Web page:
FIGURE 2. Random forest screening for lactate metabolism genes (A) Error rate for the data as a function of the classification tree. (B) Random forest was used to identify key genes in the prognostic genes (relative importance threshold <0.4). (C–E) Overall survival prognosis and survival curves of COQ2, MPC1, ADAMTS13 for CRC samples.

Molecular types based on lactate metabolism key genes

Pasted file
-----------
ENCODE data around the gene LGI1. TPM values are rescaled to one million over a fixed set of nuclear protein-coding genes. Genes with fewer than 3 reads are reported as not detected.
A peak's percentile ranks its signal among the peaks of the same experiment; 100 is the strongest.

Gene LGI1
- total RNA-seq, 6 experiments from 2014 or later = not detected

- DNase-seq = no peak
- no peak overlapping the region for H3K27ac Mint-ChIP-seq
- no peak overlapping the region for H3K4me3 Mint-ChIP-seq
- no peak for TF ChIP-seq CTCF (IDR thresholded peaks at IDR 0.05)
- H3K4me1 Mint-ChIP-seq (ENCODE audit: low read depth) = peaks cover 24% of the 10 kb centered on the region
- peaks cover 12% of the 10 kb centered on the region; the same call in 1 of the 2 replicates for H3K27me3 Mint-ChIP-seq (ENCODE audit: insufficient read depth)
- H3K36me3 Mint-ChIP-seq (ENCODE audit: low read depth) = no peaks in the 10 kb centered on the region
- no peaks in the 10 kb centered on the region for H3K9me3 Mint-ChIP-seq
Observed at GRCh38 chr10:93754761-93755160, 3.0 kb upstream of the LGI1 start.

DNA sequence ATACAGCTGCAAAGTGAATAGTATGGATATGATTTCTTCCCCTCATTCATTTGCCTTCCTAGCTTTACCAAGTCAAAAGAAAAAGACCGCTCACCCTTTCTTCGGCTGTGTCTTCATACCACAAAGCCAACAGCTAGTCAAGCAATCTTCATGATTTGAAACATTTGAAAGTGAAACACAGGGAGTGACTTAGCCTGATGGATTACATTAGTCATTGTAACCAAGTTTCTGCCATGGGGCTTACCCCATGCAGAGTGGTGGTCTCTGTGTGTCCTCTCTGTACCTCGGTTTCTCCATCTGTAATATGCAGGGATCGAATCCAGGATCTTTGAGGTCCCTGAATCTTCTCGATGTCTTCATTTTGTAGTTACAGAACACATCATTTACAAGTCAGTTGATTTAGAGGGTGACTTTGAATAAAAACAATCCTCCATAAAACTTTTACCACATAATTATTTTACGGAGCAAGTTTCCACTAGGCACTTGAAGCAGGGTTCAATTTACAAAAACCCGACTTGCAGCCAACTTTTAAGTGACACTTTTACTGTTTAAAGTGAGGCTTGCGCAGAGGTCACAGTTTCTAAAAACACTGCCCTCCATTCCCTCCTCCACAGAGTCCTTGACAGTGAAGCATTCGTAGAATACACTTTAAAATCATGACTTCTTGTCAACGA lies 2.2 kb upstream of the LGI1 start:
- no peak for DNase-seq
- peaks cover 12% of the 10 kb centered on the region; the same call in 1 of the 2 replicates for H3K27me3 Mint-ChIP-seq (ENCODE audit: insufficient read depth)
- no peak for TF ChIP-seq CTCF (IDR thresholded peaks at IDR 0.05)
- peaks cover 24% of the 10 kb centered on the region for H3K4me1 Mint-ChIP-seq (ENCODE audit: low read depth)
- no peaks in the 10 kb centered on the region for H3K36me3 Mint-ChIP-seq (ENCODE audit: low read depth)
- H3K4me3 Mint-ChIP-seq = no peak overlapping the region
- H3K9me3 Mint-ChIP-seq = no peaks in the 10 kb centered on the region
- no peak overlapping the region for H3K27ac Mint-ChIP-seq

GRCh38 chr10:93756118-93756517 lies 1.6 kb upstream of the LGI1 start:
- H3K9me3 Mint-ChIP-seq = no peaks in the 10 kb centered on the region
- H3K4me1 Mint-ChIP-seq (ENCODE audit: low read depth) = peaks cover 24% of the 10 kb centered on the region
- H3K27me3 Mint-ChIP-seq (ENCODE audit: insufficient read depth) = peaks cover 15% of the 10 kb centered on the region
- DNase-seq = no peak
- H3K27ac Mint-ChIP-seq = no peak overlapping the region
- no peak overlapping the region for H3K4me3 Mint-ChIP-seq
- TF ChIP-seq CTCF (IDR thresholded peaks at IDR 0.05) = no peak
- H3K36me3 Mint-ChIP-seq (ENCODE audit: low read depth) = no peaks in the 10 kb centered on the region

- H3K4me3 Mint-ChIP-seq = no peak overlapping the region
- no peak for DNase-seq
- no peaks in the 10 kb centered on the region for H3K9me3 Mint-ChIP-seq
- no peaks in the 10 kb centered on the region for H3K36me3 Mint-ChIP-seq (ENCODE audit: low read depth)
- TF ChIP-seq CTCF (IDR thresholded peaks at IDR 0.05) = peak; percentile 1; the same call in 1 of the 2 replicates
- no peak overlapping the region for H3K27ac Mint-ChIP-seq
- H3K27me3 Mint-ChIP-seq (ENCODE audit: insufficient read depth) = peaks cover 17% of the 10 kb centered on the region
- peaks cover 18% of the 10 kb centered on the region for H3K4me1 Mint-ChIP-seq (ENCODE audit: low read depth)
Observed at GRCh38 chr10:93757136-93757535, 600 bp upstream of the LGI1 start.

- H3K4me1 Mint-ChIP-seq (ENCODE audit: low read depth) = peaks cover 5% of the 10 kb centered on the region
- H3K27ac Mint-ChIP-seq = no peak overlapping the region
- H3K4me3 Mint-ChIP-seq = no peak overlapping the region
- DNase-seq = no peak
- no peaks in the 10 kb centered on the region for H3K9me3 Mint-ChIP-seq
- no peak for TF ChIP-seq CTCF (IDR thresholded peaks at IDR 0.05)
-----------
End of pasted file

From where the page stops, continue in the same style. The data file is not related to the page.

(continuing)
To investigate the potential clinical value and underlying mechanisms of lactate metabolism key genes in CRC, we utilized the TCGA database to perform consistent clustering analysis on 515 samples (Figure 3A). Using the cumulative distribution function plots and tracking plot, we classified the TCGA-CRC cohort into three distinct patterns based on the expression levels of the three key genes. Furthermore, we employed PCA on the TCGA cohort and found that the three clusters were well-separated (Figure 3B; Supplementary Table S4). Notably, Kaplan-Meier survival analysis indicated CRC patients in Cluster C3 had the worst prognosis, while those in Cluster C1 and Cluster C2 had better prognoses (Figure 3C). To validate these results, we conducted consistent clustering and PCA analysis on an additional set of 746 CRC samples from the GEO-meta cohort by merging GSE39582 and GSE161158 datasets (Supplementary Table S4). The clustering results of the validation set were consistent with those of the TCGA cohort, successfully separating the samples into three clusters (Figures 3D, E). Consistent with the TCGA results, the survival analysis of the GEO-meta cohort demonstrated that Cluster C3 was associated with the shortest prognosis, while Cluster C1 and C2 were associated with longer prognoses (Figure 3F).